Kathmandu, January 19
The government has amended the Distribution Bylaw of Petroleum Products requiring all petrol pumps in the country to upgrade their standards.
As per the new amendments in the bylaw, existing fuel pumps across the country will have to upgrade to minimum standards like availability of toilets (women, men and disabled-friendly), drinking water facility, open spaces, enough parking area, proper distribution and sales office, and safety standard fulfilment, among others within a period of four months from the date of the new bylaw coming into effect.
There are around 2,500 petrol pumps across the country.
The Ministry of Supplies (MoS) passed the amendment draft of the distribution bylaw on January 6.
Nepal Oil Corporation (NOC) has said amendment of the bylaw was necessary to make the document relevant, ensure effective distribution mechanism of petroleum products to customers and bring fuel stations in the country up to the standard.
In a bid to ensure that existing fuel pumps maintain minimum standards within the given timeframe, the new bylaw states that the government will monitor all fuel stations after the set deadline.
NOC will reduce regular supply of petroleum products by 50 per cent to any fuel station that has not met the minimum standard and the fuel station will be given a one-month time to upgrade, according to the new bylaw.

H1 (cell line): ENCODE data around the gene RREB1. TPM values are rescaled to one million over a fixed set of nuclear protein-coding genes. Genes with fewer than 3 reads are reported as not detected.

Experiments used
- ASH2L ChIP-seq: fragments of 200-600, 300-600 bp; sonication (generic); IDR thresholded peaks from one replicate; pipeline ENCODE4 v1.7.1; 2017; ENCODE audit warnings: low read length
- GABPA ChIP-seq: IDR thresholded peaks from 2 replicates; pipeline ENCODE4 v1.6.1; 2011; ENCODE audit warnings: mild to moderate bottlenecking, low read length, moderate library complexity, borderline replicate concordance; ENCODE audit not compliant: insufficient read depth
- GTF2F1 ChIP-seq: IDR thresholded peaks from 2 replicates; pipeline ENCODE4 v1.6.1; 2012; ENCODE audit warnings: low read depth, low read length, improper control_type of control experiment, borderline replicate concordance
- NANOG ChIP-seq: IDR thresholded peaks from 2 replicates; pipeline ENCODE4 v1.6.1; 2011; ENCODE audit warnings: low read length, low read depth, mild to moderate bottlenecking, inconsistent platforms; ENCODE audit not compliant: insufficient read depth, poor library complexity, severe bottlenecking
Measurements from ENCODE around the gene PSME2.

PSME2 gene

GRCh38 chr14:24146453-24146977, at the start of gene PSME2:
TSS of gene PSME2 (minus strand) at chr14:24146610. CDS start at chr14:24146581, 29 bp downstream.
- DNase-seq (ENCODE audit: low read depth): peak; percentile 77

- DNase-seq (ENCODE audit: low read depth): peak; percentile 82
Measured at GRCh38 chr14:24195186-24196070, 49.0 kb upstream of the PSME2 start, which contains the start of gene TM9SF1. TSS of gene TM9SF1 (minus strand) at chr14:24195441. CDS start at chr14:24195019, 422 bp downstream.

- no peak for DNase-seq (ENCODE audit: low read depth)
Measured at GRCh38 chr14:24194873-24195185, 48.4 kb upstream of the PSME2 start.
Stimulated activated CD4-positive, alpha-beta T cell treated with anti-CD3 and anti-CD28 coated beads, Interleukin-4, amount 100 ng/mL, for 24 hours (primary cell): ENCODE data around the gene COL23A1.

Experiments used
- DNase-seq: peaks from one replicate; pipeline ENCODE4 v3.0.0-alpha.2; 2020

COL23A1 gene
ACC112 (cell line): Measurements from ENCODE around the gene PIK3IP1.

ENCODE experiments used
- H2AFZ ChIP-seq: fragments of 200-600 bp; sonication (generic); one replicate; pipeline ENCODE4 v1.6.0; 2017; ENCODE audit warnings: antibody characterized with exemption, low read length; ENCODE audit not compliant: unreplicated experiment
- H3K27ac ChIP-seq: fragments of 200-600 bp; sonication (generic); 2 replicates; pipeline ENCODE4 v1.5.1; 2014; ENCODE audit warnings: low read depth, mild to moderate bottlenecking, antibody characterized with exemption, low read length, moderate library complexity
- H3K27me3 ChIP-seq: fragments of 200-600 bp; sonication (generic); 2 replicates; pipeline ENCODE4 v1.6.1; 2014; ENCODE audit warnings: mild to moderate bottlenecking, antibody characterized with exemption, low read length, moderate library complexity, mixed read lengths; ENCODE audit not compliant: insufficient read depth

Refilling stations that do not meet the set standards even by the second deadline will have the supply reduced by 75 per cent and NOC will scrap the distribution licence of the fuel pump that does not adopt government standards by the sixth month — mid-July.
Similarly, the new bylaw has also envisaged setting up a high-tech ‘Model Petroleum Pump’ of international standards in the country. Interested companies and private sector can construct such fuel stations under the design and standards provided by the government.
Meanwhile, petroleum dealers have criticised the government for amending the distribution bylaw without consulting them.
“The abrupt amendment in the bylaw and concept of ‘Model Pump’ hints that the government is trying to disrupt the regular business of petroleum dealers, as a huge budget would be needed to meet the new standards set by the government,” Lilendra Pradhan, president of Nepal Petroleum Dealers Association (NPDA) said, adding that the government should revise the bylaw again and incorporate provisions that are friendly to the dealers and ensure overall growth of petroleum sector of the country.
Consequences of flouting the bylaw
A version of this article appears in print on January 20, 2017 of The Himalayan Times.